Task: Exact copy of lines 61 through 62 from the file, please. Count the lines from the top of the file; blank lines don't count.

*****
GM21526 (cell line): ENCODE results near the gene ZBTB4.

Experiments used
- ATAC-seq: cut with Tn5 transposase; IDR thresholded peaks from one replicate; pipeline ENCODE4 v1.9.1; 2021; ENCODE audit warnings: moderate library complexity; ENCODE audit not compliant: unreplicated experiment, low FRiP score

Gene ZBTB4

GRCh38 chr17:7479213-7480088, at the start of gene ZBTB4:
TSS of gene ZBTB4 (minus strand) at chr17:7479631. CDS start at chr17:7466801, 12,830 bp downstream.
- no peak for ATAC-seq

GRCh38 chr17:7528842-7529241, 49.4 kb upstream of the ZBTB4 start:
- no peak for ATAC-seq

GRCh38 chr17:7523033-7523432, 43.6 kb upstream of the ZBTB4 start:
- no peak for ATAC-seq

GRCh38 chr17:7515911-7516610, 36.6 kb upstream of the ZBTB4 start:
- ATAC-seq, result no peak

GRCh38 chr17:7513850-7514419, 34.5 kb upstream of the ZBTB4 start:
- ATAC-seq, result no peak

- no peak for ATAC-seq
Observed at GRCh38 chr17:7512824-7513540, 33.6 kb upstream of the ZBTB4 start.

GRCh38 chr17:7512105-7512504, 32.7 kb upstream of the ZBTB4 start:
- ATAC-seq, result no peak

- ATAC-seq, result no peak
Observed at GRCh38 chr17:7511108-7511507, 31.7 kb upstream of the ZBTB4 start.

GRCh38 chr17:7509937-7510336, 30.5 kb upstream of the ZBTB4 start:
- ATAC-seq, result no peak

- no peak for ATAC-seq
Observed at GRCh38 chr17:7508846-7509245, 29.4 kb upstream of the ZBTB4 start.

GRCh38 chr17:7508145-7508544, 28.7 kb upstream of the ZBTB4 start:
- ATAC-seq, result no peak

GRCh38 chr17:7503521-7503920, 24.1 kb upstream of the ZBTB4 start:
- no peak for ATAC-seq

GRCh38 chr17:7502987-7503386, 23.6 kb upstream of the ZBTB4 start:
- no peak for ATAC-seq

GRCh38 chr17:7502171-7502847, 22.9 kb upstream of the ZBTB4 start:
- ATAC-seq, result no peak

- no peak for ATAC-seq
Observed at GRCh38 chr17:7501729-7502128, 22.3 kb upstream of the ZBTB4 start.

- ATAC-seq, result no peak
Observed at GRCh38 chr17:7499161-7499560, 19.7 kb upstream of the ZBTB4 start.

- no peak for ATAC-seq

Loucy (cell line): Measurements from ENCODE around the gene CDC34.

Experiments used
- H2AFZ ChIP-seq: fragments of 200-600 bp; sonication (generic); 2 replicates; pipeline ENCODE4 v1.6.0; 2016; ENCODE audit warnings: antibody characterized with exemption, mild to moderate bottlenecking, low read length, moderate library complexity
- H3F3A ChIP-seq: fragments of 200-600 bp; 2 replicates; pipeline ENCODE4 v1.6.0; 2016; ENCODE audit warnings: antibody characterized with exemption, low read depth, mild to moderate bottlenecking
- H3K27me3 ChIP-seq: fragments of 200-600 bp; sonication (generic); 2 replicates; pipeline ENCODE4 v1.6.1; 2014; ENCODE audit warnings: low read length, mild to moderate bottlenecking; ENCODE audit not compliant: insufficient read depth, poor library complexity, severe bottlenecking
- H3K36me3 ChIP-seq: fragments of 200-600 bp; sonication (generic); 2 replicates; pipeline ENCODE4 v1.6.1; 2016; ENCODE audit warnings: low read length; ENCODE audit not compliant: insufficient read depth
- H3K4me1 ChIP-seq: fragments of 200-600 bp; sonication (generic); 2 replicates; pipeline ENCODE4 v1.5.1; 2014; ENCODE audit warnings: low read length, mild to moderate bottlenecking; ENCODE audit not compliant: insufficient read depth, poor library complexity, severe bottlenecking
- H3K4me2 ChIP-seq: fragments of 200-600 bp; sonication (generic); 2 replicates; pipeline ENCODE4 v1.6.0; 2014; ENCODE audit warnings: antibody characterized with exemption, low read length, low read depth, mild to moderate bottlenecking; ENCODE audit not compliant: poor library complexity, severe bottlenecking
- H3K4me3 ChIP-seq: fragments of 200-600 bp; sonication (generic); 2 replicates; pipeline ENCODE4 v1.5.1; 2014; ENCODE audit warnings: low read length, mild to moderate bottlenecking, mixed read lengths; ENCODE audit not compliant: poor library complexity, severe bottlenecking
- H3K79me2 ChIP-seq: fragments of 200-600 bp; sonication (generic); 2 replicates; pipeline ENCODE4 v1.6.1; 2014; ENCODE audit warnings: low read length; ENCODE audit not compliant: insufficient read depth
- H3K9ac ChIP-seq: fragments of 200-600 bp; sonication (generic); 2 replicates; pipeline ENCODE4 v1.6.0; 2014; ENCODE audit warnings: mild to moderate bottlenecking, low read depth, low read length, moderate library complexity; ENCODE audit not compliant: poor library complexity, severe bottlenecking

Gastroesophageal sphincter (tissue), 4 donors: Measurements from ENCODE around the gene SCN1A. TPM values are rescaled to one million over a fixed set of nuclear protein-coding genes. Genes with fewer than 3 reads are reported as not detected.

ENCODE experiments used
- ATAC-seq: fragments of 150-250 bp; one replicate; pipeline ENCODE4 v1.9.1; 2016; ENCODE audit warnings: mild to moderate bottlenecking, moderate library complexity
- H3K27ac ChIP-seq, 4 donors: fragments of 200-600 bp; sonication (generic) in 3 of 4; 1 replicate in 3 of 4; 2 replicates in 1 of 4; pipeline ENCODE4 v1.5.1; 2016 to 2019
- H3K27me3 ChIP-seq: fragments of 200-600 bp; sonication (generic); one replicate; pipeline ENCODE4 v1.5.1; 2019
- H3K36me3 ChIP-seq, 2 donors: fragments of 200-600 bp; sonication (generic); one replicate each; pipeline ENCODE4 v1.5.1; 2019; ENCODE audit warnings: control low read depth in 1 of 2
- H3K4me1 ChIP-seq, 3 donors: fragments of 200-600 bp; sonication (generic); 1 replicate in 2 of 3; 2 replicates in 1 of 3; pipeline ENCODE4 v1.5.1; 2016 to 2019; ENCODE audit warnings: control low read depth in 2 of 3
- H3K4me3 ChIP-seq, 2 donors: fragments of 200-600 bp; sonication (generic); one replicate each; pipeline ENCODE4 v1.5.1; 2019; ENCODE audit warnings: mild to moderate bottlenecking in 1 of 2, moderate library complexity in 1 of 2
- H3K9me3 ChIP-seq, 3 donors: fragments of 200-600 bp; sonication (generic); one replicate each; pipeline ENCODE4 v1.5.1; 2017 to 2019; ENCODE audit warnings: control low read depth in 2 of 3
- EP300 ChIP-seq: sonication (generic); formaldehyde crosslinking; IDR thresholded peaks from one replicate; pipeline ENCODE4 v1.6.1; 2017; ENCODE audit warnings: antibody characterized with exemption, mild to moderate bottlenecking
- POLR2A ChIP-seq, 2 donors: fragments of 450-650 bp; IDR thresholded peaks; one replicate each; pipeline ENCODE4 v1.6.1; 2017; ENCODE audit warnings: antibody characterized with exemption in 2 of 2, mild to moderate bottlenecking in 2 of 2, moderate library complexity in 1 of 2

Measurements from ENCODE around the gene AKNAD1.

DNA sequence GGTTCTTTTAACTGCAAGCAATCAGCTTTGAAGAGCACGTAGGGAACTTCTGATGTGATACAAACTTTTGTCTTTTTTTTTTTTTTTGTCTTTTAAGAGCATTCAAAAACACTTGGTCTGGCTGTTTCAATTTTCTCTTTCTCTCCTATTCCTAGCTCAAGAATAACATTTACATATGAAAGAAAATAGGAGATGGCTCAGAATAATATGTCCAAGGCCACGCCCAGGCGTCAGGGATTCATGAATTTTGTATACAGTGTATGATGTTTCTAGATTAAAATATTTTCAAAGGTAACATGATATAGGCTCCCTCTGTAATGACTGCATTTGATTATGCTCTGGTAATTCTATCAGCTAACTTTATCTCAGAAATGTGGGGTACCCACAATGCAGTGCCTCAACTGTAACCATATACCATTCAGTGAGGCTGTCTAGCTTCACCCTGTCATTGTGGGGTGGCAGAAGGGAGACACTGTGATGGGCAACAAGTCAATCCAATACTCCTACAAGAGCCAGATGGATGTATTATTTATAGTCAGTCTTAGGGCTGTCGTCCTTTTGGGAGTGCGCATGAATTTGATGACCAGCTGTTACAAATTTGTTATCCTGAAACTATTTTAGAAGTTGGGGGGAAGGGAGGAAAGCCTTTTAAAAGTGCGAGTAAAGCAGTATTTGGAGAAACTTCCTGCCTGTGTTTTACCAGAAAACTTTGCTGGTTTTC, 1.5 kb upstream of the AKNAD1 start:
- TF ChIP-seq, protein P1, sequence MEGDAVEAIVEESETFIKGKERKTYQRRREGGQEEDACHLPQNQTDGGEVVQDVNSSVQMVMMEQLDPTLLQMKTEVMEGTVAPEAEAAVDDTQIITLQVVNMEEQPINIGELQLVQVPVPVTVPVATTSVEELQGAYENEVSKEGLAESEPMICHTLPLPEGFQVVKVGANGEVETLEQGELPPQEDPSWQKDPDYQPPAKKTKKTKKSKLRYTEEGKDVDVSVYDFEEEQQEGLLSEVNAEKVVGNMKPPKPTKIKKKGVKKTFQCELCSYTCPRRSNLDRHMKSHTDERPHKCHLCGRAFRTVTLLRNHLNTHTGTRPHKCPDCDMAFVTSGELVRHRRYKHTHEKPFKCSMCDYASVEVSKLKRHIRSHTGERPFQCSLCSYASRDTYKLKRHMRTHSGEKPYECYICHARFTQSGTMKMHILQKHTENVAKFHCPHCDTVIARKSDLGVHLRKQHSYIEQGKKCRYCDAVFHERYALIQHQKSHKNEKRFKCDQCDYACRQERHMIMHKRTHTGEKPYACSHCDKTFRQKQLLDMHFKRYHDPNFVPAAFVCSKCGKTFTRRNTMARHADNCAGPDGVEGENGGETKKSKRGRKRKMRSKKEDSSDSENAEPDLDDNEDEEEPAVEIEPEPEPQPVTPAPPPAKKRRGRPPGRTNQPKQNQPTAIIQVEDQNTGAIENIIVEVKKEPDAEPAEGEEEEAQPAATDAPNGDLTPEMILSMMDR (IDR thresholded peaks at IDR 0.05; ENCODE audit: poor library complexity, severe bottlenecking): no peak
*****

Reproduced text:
Measurements from ENCODE around the gene AKNAD1.

DNA sequence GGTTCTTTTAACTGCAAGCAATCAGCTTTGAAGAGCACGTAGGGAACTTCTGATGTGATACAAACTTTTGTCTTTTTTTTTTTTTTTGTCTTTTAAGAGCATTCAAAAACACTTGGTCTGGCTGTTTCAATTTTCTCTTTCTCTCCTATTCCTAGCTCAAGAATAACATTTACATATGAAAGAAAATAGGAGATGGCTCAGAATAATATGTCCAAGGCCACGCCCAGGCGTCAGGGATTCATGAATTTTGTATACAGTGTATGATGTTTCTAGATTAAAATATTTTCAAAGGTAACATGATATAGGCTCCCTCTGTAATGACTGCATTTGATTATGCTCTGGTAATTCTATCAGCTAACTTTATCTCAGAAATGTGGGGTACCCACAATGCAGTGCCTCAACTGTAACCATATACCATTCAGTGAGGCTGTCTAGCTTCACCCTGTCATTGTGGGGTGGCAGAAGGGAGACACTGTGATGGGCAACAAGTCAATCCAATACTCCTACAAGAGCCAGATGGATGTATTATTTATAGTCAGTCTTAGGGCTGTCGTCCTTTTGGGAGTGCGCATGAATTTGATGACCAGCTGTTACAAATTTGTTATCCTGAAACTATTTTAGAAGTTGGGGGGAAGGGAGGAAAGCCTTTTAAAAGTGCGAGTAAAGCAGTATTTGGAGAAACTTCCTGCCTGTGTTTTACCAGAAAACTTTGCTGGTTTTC, 1.5 kb upstream of the AKNAD1 start: